Heart-Healthy Tips: Know the Signs and Symptoms of a Heart Attack
|Tuesday, 03 February 2009|
Courtesy of the National Heart, Lung, and Blood Institute
Not all heart attacks begin with the sudden, crushing pain that is often shown on television or in the movies. The warning signs and symptoms of a heart attack aren’t the same for everyone. Many heart attacks start slowly as mild pain or discomfort. Some people suffer a silent heart attack, which means that they don’t have symptoms at all. Knowing the warning signs of heart attack and getting help quickly may reduce the risk of serious damage to your heart.
Chest Pain or Discomfort
The most common symptom of heart attack is chest pain or discomfort. Most heart attacks involve discomfort in the center of the chest that lasts for more than a few minutes or goes away and comes back. The discomfort can feel like uncomfortable pressure, squeezing, fullness, or pain. It can be mild or severe. Heart attack pain can sometimes feel like indigestion or heartburn.
The symptoms of angina can be similar to the symptoms of a heart attack. Angina is pain in the chest that occurs in people with coronary artery disease, usually when they’re active. Angina pain usually lasts for only a few minutes and goes away with rest. Angina that doesn’t go away or that changes from its usual pattern (occurs more frequently or occurs at rest) can be a sign of the beginning of a heart attack and should be checked by a doctor right away.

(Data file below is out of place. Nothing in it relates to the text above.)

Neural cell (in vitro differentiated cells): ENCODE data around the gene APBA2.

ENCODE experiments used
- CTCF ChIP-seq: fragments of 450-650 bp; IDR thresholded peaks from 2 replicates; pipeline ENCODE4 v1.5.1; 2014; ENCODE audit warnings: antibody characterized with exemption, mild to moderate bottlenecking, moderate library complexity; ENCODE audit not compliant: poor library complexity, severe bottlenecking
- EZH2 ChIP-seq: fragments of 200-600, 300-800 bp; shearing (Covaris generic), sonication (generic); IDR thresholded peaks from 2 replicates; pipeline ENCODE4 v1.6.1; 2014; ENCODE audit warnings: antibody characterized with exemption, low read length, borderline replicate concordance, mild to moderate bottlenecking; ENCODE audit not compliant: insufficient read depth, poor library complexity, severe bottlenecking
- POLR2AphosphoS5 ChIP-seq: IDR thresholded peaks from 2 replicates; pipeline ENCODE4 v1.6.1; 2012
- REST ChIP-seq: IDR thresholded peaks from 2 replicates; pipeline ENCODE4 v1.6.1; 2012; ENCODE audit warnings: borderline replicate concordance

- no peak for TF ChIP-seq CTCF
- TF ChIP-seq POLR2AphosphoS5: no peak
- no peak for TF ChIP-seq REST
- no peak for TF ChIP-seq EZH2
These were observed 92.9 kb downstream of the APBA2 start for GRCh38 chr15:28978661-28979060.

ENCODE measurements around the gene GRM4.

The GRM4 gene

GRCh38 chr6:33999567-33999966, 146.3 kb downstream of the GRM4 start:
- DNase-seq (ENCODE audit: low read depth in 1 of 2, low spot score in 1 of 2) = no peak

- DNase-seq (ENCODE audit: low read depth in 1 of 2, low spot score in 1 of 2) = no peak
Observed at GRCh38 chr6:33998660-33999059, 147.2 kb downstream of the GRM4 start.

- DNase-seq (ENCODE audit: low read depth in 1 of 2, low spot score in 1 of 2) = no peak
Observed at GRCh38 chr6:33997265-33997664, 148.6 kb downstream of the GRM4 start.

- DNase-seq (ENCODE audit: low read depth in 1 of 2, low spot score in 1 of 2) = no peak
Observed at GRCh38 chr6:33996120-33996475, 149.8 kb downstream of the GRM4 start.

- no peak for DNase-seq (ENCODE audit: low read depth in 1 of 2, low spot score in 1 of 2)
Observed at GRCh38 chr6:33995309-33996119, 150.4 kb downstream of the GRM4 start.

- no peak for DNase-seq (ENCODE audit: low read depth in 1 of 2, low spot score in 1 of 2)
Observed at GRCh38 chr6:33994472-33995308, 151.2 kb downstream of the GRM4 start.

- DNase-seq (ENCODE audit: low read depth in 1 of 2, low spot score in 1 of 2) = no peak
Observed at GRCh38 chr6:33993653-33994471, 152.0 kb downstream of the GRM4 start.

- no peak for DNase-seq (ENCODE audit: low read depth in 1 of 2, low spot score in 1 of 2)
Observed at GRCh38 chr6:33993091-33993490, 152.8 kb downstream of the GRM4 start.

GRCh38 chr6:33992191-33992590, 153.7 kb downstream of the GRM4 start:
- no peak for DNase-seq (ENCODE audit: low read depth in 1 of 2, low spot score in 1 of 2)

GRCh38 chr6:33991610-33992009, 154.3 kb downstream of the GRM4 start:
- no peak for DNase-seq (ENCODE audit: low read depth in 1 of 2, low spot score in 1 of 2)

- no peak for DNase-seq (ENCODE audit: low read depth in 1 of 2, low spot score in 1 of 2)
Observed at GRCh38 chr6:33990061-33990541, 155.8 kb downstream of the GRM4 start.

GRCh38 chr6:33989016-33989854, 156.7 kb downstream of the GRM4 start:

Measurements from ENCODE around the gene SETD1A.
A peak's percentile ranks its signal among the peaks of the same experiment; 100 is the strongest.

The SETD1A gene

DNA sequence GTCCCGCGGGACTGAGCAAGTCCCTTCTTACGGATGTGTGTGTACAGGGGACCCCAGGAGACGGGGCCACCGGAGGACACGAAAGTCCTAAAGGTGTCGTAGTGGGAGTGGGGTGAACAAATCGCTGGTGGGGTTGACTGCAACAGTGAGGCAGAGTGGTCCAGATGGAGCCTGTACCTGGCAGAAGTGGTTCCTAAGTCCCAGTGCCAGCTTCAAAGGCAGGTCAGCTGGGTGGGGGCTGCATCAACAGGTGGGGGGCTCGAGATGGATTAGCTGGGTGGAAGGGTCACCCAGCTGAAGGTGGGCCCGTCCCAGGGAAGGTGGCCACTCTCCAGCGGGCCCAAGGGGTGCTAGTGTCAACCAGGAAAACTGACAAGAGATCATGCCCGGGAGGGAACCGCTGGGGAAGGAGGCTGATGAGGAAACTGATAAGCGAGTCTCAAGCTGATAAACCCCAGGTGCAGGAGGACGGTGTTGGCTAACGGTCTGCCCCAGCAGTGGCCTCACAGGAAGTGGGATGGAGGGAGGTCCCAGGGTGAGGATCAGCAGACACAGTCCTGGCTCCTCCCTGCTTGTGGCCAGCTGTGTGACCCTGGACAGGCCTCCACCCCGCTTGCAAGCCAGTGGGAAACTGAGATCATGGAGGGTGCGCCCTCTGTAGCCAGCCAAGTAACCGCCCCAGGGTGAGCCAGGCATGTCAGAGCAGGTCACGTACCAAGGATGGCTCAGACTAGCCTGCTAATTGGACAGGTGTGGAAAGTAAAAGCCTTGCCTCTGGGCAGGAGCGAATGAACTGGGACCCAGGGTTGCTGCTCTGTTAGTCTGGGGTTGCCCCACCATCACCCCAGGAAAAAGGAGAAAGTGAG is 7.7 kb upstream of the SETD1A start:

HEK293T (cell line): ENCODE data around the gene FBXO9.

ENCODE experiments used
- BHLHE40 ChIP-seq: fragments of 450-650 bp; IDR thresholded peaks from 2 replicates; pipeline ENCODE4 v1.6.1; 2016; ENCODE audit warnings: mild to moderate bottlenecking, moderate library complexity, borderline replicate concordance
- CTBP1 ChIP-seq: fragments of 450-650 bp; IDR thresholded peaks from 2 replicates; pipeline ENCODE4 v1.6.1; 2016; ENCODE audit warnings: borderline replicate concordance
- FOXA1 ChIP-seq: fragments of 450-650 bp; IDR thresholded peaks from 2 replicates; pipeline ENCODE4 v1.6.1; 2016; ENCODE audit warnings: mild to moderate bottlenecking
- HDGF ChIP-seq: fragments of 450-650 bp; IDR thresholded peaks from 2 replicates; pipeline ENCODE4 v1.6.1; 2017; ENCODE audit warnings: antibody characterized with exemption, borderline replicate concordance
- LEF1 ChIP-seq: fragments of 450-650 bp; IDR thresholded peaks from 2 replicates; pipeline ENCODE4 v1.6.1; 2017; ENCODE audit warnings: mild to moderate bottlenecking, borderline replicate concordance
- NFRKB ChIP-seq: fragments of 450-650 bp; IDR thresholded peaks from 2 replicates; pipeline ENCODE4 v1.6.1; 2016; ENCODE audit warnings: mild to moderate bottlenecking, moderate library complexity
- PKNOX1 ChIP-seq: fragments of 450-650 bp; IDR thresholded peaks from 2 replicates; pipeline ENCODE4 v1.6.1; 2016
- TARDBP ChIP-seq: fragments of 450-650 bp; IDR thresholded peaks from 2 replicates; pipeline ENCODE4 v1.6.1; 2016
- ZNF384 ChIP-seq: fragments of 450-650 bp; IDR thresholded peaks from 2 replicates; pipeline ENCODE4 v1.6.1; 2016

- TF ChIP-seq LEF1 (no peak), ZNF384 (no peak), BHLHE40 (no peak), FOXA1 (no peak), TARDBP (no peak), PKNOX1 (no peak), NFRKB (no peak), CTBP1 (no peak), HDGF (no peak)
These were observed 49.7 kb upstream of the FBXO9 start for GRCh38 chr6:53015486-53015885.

Other Common Signs and Symptoms
Other common signs and symptoms that a person can have during a heart attack include:
Not everyone having a heart attack experiences the typical symptoms. If you’ve already had a heart attack, your symptoms may not be the same for another one. The more signs and symptoms you have, the more likely it is that you’re having a heart attack.
Sometimes the signs and symptoms of a heart attack happen suddenly, but they can also develop slowly, over hours, days, and even weeks before a heart attack occurs. Know the warning signs of a heart attack so you can act fast to get treatment for yourself or someone else. The sooner you get emergency help, the less damage there will be to your heart.
Call 9–1–1 for help within 5 minutes if you think you may be having a heart attack or if your chest pain doesn’t go away as it usually does when you take prescribed medicine.
Don’t drive yourself or anyone else to the hospital. Call an ambulance so that medical personnel can begin life-saving treatment on the way to the emergency room.